The Sanjak of the Peacock Angel

 

Sanjak: The most important sacred object is the image, or as they call it the sanjak, of Tawusi Melek, that is, the Peacock Angel, fashioned in bronze or copper. (It is also often referred to as Tawus or Tawis.) The Peacock Angel is simultaneously the head of the Angels, the viceroy of God on earth, and the special protector angel of the Yezidis.

 

                              

 

According to the tradition there used to be seven sanjaks, which were fashioned by the Peacock Angel himself, after his own image, and these images may be called the holy symbol not only of the Peacock Angel, but of the Yezidi communal identity in general. The seven peacock sanjaks corresponded to the seven Yezidi districts, also known as sanjaks (this is expression used by the Ottoman administration to denote a province.) There seems to be some disagreement as to the original identity of these seven geographical sanjaks, but they covered all the territories where Yezidis lived, from Aleppo to Iran and from Iraq to the Moscovy sanjak (the Caucasian mountains.)

                                                  

                                

 

Parading of the Peacock: The sanjaks used to be kept in Lalish, the sacred valley of the Yezidis near Mosul, or at other times in the house of the Yezidi Prince at Baadra, also near Mosul. At regular intervals the sanjaks were taken on a tour to visit the Yezidi villages, each one in its own district.

                             

This was called the Parading of the Peacock. The importance of this institution cannot be overvalued. Yezidi faith is an oral religion, it has no books or written texts, and religious lore is transmitted orally from father to son. This transmission, however, is constricted in its nature. Traditionally memorising and reciting the religious texts, hymns and myths, was the task of a special class, the so called qewwals, or singers (reciters) of the sacred texts.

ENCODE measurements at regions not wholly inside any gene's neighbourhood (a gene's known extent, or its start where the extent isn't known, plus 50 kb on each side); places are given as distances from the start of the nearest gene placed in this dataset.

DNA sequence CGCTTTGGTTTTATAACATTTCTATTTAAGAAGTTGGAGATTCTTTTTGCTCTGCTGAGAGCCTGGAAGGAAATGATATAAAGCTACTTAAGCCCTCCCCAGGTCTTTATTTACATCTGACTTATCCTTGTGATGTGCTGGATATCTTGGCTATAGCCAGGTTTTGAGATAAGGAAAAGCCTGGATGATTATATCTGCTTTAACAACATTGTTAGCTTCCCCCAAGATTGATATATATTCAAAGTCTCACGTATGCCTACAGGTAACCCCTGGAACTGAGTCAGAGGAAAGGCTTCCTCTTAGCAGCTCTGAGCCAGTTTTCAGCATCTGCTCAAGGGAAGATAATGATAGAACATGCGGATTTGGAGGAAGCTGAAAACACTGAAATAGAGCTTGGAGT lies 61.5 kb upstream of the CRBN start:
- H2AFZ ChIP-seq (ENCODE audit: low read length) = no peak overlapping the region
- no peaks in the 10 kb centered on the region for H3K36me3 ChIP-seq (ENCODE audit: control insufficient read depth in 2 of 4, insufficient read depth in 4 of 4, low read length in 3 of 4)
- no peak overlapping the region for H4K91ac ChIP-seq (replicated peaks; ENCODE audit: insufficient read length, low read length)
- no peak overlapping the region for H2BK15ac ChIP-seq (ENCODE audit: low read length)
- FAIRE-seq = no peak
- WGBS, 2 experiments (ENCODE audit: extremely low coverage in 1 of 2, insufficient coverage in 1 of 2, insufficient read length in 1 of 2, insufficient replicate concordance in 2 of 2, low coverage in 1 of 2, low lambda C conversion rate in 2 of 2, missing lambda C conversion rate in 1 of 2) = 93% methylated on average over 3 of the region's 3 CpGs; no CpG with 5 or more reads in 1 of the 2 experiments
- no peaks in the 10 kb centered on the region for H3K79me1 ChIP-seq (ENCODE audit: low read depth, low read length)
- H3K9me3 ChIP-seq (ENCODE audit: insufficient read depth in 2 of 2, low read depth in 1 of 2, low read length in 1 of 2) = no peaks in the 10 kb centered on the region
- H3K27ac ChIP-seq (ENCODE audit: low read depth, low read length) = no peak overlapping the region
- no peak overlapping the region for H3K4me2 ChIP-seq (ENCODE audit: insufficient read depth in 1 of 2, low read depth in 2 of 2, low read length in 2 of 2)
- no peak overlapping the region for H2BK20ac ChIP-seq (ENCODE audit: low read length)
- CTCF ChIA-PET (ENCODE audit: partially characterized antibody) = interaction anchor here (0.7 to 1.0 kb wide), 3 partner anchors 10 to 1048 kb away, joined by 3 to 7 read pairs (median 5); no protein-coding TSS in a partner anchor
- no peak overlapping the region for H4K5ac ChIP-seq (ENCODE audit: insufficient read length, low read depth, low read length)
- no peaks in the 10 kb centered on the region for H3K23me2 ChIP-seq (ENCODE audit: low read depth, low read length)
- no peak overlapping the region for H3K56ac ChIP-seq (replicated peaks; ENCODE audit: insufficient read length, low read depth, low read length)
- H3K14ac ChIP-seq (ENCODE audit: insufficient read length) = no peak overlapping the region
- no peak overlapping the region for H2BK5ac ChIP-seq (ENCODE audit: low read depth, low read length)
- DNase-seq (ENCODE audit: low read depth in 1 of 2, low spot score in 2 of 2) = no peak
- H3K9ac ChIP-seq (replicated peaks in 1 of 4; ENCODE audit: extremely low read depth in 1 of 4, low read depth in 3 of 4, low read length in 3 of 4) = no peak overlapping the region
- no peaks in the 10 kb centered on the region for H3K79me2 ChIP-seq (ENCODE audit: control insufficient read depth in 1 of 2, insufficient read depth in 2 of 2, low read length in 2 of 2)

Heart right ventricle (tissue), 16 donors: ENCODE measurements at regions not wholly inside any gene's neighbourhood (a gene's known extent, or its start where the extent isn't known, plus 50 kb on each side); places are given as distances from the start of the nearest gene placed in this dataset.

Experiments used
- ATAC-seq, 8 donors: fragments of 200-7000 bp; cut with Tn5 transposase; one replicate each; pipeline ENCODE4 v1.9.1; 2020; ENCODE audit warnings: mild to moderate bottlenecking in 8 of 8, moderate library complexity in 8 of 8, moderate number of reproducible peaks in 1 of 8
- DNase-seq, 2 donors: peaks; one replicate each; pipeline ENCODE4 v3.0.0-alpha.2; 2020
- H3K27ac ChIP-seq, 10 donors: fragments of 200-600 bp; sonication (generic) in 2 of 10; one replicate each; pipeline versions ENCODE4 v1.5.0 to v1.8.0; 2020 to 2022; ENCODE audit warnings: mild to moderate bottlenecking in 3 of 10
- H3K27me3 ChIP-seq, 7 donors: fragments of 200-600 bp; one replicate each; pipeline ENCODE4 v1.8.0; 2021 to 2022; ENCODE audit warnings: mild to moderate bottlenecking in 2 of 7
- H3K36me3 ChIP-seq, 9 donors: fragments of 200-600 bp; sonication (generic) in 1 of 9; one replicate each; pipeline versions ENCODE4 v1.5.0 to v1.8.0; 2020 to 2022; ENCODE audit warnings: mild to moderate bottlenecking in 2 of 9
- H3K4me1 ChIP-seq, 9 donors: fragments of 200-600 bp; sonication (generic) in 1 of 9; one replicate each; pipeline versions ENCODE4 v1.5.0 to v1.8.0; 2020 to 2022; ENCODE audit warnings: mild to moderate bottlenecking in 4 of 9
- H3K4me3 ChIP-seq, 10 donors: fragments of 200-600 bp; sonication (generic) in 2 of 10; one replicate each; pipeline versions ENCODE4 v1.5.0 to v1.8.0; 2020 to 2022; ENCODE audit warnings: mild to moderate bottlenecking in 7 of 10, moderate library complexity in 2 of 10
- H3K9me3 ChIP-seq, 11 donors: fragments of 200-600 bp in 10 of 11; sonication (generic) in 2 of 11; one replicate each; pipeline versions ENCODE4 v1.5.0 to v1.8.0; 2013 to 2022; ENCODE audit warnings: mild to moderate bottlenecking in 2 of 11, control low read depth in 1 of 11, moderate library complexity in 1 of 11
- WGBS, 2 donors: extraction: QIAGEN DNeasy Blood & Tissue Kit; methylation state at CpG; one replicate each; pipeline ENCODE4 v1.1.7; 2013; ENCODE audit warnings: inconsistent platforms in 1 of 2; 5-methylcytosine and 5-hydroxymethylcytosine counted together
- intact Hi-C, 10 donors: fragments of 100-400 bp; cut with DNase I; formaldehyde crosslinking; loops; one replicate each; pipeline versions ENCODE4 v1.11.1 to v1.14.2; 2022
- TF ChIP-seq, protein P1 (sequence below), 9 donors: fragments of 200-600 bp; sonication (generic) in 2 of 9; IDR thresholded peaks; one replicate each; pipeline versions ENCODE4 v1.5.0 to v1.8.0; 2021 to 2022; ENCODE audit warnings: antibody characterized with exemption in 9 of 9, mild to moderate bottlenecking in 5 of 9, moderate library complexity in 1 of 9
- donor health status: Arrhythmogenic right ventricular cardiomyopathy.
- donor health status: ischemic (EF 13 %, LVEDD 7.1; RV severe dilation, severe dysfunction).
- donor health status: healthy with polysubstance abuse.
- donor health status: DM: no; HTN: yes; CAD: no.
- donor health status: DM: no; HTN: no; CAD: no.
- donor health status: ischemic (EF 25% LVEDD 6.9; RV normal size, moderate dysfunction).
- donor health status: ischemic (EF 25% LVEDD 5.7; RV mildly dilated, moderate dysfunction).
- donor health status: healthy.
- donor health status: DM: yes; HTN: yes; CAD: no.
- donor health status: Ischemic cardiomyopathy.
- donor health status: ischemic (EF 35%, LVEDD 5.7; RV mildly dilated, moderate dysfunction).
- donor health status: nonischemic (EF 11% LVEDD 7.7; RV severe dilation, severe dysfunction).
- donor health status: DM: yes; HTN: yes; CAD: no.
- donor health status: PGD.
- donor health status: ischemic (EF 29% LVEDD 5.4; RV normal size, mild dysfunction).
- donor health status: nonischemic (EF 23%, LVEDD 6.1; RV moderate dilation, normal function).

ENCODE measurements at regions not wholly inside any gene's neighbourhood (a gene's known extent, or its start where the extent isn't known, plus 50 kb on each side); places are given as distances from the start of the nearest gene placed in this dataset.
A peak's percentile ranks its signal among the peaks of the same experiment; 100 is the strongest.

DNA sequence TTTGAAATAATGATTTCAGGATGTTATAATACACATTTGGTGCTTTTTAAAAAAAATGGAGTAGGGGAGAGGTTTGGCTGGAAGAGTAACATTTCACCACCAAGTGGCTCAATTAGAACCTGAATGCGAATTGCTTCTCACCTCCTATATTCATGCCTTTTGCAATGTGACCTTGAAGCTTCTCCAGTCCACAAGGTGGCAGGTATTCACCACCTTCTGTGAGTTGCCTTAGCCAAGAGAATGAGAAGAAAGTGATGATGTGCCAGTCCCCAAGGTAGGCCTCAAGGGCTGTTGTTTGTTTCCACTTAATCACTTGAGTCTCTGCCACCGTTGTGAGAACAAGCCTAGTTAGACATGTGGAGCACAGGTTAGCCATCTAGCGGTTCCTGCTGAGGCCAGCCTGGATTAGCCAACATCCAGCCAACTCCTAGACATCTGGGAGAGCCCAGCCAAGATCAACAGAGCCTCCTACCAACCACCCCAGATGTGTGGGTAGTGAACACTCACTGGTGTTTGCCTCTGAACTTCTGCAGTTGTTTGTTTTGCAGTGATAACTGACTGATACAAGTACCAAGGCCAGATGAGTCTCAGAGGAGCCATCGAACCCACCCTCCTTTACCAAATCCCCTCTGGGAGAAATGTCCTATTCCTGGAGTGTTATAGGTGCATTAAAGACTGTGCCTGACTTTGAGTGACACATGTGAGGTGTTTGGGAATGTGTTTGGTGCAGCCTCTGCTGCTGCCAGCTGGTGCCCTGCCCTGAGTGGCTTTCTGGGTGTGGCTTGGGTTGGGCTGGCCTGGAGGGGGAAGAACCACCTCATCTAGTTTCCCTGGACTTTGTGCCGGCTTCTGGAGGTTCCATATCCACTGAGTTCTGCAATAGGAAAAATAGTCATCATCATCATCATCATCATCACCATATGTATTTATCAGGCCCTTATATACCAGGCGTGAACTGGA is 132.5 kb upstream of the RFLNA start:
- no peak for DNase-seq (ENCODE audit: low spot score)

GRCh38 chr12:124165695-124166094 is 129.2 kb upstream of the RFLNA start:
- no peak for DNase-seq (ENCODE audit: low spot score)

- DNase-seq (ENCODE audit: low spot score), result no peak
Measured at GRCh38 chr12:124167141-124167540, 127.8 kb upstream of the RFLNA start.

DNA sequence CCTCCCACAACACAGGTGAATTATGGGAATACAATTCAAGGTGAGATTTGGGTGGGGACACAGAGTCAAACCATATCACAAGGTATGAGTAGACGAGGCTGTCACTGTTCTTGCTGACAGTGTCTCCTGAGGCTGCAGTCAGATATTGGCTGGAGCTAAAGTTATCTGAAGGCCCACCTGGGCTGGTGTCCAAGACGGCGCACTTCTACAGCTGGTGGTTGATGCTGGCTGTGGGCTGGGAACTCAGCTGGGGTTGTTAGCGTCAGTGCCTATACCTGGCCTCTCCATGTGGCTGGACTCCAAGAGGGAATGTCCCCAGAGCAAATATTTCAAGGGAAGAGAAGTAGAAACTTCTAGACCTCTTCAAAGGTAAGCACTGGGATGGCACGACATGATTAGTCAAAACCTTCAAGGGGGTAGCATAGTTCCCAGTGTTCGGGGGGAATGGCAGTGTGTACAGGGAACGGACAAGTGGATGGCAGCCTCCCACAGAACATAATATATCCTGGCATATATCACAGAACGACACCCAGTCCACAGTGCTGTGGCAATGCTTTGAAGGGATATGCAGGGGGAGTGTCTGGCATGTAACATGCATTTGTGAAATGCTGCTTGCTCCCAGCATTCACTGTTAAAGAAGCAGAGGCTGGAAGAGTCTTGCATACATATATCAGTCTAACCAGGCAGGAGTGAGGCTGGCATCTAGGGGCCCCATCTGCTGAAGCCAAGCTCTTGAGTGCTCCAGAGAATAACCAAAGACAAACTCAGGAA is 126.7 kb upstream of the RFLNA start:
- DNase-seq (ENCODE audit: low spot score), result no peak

These singers, on the other hand, traditionally resided in the twin villages of Beshiqe-Behzani, yet again near Mosul. Thus the access of an average Yezidi commoner to religious knowledge, or even to religion itself, was very limited. The Parading of the Peacock provided one of the rare opportunities when common Yezidis could get some form of religious instruction.

During such tours, when the village community assembled to pay their respect (and money) to the peacock, the qewels sang hymns and recited mishabets, that is, sermons, explaining Yezidi myths and religious concepts. Thus the Peacock Sanjak used to play, and in some places still plays, a central part in the perpetuation of the Yezidi faith and in maintaining its unity.

                                         

 

                                

 

The Peacock Sanjak and the Central Power: The sanjaks play an important function in the political structure of the Yezidis as well. Yezidi Mirs, or Princes residing in the Iraqi Sheikhan district, the spiritual centre of the Yezidi world, have consistently maintained their spiritual legitimacy as representatives of the Peacock Angel on the earth. The sanjaks are in their possession, and consequently the alms, offered by the faithful to the sanjaks during the Parading of the Peacock, belong to them, making up a considerable part of the princely revenues.

 

                        

 

Just as importantly, the ceremonies which accompany the parading of the Peacock in the Yezidi villages emphasize the prince’s links with the supernatural power of the Peacock Angel, thus strengthening his authority vis-à-vis the believers. Furthermore these tours provide an opportunity to the Prince and Princely family for intervening in the life of the Yezidi communities far from the centre through the intermediary of the qewwals and other dignitaries accompanying the Peacock, who were appointed by the Prince. The choice of the qewwals was very important since they were the main link through which the Prince maintained and strengthened his religious-political authority and popularity among those Yezidi communities settled outside the Sheikhan, on the periphery. The qewwals, in possession of the sanjak, not only reinforced the cult of the Peacock Angel and Yezidi religion in general, but carried out propaganda in favour of the Prince.

 

                          

 

Today modern Yezidi communities, especially in the Diaspora, seem to be embracing the image of the peacock as a symbol of Yezidi identity, religion and culture, of “Yezidiness” in one word. Many Yezidi publications in the Diaspora, and most Yezidi websites now carry the image of the peacock.

 

                                               

 

 

Armenia: In Armenia a sanjak hitherto believed lost, was recovered at the beginning of the Millenium. This sanjak is said to have been left behind with a Yezidi sheikh when the I. WW broke out and then carried to safety in Armenia, where it was hidden for long decades. Now it is displayed again and Armenian Yezidis make pilgrimages to venerate it.

 

       

 

     

 

 


Content:

 

The Yezidis of Iraq

 

           Introduction

           The Sanjak of the Peacock Angel

           The Black Snake

           Nishans (Signs)

           Ritual Items of Clothing

           Places of Pilgrimage

 

The Yezidis of Armenia

Selected Bibliography on the Yezidis